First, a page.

One direction to look at is simple non commutative groups $G$ : the set of all squares is "normal" and strictly larger than $\{1\}$, thus, if it were a subgroup, it would have to be all of $G$.

You can then look at the simple noncommutative group $A_6$ and the even permutation $(12)(3456)$. This is the square of no permutation (even in $S_6$). Thus the set of squares of $A_6$ cannot be a subgroup.

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You can see that if $H$ is a subgroup, then $H$ is also a normal subgroup. Thus a natural way to search for counterexamples is to look at groups with few normal subgroups.

Let $G$ be a finite, nonabelian simple group. Then if $H$ is a subgroup, it must equal $G$, because $g^2 = 1$ for every $g \in G$ implies that $G$ is abelian. If there is an element of order $2$ in $G$, then the map $g \mapsto g^2$ is not injective, thus not surjective, and thus $H$ cannot equal all of $G$.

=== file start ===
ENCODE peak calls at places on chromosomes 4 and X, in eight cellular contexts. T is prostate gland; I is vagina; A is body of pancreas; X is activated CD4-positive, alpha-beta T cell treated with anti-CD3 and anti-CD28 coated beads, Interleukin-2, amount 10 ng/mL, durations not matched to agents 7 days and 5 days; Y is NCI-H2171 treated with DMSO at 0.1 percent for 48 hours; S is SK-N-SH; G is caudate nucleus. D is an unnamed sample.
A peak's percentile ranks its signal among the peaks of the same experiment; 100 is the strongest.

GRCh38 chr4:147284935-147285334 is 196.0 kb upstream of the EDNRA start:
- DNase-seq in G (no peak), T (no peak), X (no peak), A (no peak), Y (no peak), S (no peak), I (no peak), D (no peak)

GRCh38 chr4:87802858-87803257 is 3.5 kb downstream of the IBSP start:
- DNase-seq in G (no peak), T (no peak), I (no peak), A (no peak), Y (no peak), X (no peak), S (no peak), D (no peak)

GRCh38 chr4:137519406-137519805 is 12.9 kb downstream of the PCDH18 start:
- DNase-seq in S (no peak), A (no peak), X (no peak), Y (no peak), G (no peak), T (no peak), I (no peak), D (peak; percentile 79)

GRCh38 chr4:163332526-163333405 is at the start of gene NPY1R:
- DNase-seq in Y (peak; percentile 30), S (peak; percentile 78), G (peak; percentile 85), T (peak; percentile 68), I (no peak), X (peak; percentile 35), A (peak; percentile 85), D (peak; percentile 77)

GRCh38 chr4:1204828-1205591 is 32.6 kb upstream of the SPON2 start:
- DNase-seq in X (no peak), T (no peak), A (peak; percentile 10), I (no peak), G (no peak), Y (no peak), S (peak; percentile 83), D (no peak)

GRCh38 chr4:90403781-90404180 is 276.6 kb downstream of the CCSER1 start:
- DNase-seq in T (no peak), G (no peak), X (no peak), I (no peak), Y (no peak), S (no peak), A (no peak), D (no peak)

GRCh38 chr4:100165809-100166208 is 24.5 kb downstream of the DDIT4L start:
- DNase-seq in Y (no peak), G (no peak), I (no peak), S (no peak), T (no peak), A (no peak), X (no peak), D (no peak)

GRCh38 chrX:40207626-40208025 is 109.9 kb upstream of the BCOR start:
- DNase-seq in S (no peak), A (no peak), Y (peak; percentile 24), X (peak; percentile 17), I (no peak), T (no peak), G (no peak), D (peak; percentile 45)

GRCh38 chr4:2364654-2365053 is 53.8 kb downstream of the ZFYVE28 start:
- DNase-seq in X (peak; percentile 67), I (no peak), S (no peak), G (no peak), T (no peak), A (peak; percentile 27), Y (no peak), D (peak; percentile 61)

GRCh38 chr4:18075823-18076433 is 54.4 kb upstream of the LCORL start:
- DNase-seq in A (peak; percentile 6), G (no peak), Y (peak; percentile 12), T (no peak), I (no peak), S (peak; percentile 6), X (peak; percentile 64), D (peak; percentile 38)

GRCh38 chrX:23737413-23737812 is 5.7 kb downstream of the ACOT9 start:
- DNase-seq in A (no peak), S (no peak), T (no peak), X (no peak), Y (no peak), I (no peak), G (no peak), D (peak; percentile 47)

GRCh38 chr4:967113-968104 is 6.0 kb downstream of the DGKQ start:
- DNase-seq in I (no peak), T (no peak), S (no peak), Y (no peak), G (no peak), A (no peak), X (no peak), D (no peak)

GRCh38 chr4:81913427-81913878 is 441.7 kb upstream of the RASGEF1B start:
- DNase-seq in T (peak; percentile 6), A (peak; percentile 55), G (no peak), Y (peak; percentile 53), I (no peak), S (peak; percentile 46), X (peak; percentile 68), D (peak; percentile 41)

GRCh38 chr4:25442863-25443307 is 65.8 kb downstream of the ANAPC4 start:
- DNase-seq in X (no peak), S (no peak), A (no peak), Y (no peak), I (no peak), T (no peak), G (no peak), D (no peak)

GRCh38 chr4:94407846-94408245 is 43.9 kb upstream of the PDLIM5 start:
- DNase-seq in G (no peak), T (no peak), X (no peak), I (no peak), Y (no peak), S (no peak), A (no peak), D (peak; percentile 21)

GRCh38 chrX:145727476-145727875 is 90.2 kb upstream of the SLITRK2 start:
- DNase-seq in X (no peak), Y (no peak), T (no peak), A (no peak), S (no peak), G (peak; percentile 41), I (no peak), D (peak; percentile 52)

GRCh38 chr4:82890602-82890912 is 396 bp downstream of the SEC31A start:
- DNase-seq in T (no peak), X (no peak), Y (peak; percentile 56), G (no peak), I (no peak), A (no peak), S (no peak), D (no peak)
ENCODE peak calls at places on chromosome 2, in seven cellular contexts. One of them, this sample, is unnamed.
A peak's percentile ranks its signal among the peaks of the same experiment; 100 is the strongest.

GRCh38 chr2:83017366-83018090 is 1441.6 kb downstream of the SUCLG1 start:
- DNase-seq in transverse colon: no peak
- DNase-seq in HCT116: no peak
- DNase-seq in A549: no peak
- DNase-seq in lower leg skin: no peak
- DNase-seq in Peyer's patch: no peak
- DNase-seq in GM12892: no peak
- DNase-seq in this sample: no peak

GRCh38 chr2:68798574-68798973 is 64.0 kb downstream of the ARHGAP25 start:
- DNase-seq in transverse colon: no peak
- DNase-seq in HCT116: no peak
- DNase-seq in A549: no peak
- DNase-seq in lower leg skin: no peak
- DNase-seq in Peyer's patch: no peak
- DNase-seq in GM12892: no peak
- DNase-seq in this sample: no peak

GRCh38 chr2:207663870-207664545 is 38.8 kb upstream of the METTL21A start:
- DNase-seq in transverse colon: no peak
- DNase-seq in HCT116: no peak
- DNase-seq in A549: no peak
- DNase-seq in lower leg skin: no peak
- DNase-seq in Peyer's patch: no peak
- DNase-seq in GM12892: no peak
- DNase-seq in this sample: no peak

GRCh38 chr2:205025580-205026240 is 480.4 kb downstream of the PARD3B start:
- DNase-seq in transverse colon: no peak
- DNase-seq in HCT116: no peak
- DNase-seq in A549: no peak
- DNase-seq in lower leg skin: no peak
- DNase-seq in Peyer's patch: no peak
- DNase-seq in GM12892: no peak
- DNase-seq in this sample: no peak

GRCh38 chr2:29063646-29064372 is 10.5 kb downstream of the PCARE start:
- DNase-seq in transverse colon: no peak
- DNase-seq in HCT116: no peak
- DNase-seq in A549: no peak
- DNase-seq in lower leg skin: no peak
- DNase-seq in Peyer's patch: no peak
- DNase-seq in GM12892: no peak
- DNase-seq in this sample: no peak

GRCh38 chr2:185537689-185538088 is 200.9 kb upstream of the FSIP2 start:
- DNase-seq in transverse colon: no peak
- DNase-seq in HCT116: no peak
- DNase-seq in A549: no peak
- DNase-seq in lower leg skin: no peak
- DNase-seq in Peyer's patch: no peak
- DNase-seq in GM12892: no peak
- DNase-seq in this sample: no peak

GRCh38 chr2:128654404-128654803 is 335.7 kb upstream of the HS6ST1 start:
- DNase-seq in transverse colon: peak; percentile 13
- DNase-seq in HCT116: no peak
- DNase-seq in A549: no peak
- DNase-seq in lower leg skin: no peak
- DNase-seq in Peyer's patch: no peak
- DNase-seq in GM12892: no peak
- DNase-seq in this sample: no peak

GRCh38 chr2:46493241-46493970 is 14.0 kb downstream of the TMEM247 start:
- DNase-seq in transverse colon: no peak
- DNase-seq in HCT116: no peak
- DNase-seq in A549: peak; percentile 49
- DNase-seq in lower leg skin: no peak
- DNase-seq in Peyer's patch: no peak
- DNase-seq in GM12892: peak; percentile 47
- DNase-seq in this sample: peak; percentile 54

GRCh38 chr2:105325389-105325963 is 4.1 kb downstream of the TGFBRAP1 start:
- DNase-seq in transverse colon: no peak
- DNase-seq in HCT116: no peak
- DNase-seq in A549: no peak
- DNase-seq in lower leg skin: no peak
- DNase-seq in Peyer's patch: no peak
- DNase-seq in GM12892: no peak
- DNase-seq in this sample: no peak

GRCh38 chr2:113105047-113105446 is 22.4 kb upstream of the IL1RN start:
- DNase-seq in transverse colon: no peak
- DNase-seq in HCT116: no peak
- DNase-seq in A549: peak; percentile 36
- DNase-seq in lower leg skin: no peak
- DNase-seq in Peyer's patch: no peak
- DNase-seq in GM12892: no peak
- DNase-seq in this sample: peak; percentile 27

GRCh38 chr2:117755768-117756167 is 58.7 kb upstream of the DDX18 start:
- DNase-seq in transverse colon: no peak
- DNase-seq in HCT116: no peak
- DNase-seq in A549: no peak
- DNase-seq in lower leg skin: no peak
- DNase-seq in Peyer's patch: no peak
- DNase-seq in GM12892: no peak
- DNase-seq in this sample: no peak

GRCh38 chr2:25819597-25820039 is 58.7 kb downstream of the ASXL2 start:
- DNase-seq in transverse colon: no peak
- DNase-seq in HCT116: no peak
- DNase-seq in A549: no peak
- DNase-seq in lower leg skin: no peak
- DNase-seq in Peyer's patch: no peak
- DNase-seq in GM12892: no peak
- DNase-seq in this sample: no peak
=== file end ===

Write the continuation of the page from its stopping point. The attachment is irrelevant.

By Cauchy's theorem, this shows that any finite nonabelian simple group of even order works. So for example, you could pick $G = A_n$ for any $n \geq 5$.

(And by Feit-Thompson, any finite nonabelian simple group works..)

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I just thought I'd say that I like this approach very is very neat! – user1729 May 2 '12 at 11:02

Still another approach for finite groups: since squaring is a bijection in odd ordered groups, the set $H$ of squares equals the whole group $G$ if $\mid G \mid$ = odd.
It also follows that for groups $G$ of order $2n$, with $n$ odd, the set $H$ is a subgroup indeed. This follows from the fact that in this case the 2-Sylow subgroup has a normal complement, say $N$ and hence $\mid N \mid$ = $n$ and $index|G:N|=2$. Since $N$ consists of squares by the remark in the previous paragraph and all squares must lie in $N$ being of index 2, it follows that $N$ is exactly the set $H$.

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Your answer seems to be saying "yes, the set in question is indeed a subgroup". But this contradicts the other answer(s) which provide counter examples. Please could you elaborate? – a student Jan 11 at 2:25